“Software is stable and mature. Most systems are run off of Linux or Windows which are not going anywhere”.
I agree with @david_ten. I have been using Linux based streamer from Aurender for last 5 plus years. It’s easily one of the best investment I’ve made...they have kept their products relevant since their inception with consistent software updates and excellent customer support.
The choice of components typically driven by budget and your goals. Are you in for long haul or short haul? Short haul, node 2i will do just fine but if you’re in for long haul, explore quality driven offerings from Aurender, Lumin and Innuos.
As far as answering your question about future proofing - You could go on building your system one component at a time i.e separates that affords you the most flexibility or consider something like a DCS Bartok.
@soma70 Thanks for the advice; I had moved away from separate toward integrated, though now I’m surfing the web about some separates by PS Audio and the preamp includes the DAC, so maybe I’m back in your direction. I wonder which tube-preamp/DAC/streamer you like?
@jrwaudio — I hear you about "where are my glasses"! I am officially middle-aged, applying low-vision standards to my components! That said, I’ve got to just say it out loud: I like a volume knob, balance knob and even (gasp) a bass and treble knob. But they’re not dealbreakers.
@lalitk — agree about Linux. Regarding your question about short/long haul, I suppose the answer is this: lack of a large listening room to build out a system is causing me to rebuild/revise my present system in a modest way — with smaller speakers. A basement remodel is on the longer horizon, but in the meantime, I purchased good small speakers for my office and am now researching better source, power, etc. If and when I can transition to a larger listening space, I’ll have good source and power, and then may swap out speakers. I'll look harder at room acoustics and other issues (cables, etc.). The immediate challenge for me is to go step-wise. I just spent $2500 on new speakers and sub, and so I don’t want to spend a crazy amount on streamers before I figure out what good power might cost and which power matches best with my new speakers (they're getting built). I want to spend what’s proportionate on the other components, given the speakers. (I know this leads to a contentious topic, but personally, I’m comfortable spending about the same on source/DAC as speakers and on amplification as speakers, but not wildly more on any other main element of the system.) For these reasons, I’m not entertaining streamers that cost as much as what good power might.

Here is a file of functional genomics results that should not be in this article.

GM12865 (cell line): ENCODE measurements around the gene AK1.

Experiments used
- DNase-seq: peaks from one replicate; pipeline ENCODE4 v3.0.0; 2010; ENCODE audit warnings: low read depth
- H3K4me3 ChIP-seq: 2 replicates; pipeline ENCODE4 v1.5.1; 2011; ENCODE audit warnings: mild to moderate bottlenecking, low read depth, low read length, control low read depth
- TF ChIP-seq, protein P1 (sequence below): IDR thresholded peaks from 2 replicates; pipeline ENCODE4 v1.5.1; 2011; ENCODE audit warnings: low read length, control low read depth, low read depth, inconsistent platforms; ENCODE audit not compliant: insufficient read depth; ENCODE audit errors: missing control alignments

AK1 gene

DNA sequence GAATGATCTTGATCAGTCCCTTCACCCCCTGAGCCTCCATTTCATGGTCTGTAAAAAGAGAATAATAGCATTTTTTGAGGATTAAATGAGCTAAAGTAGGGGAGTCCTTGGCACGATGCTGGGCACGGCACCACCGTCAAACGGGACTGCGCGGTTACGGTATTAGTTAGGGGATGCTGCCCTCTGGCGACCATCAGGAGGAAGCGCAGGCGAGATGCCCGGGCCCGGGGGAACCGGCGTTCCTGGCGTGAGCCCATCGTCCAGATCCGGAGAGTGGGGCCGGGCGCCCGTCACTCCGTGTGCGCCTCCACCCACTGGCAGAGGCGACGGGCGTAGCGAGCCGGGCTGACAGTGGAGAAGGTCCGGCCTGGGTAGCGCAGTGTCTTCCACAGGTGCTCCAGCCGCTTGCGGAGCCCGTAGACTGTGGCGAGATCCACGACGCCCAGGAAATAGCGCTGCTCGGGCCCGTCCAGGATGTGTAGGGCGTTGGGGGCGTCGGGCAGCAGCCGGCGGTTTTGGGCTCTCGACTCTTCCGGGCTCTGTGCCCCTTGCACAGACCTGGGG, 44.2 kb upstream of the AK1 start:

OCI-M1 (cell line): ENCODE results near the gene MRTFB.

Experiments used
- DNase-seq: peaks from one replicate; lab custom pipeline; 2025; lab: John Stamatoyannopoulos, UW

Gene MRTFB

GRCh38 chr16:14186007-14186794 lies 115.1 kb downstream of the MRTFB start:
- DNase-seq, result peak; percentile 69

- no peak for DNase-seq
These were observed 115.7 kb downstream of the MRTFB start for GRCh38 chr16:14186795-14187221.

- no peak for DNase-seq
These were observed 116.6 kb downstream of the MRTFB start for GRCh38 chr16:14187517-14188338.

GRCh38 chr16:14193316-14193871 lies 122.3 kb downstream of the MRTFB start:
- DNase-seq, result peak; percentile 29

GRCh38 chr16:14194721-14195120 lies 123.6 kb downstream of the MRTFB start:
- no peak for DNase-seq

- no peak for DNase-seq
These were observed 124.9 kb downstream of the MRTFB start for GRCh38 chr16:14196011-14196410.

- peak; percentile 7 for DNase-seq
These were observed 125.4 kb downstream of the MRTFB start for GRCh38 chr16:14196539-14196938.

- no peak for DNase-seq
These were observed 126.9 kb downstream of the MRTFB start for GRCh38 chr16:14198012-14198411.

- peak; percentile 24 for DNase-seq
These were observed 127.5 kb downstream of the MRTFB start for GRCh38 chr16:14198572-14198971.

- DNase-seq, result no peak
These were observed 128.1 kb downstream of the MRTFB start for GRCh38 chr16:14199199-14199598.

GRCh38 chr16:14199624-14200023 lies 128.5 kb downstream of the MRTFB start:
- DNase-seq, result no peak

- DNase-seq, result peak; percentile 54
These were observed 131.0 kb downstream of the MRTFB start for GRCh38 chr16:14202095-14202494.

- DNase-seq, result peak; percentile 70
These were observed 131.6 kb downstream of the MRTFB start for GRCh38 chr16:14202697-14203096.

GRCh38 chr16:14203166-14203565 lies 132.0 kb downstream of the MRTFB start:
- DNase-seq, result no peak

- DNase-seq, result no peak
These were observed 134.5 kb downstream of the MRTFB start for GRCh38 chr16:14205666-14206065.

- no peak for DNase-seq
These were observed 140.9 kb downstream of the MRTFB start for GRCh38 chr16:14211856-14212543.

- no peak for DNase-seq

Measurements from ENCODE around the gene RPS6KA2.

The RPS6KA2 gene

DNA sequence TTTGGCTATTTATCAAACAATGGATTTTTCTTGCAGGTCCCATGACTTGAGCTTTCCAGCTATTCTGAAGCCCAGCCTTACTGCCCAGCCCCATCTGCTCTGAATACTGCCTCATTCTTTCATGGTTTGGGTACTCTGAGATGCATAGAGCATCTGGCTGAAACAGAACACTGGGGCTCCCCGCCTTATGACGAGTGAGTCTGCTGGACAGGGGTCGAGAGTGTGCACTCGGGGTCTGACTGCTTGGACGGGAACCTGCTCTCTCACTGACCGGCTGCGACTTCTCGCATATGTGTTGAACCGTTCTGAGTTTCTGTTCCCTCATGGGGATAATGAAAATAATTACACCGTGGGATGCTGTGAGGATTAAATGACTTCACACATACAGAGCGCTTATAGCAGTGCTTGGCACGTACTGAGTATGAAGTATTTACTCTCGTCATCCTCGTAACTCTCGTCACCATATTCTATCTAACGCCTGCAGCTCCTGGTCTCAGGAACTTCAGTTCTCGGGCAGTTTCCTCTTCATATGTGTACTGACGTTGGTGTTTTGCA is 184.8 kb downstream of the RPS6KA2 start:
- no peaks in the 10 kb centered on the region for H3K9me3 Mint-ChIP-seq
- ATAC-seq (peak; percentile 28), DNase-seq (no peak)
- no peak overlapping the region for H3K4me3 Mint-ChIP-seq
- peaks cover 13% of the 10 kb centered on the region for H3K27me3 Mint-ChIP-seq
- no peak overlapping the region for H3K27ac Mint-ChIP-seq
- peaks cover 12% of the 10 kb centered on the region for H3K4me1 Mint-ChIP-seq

Budget-wise, I suppose this works out (estimating *as if* they were separates): $2500 on mains/sub (spent) ~ $1500 preamp (researching now) ~ $1500 amp (researching now) ~ $800 DAC (researching now) ~ ?? Streamer (researching now)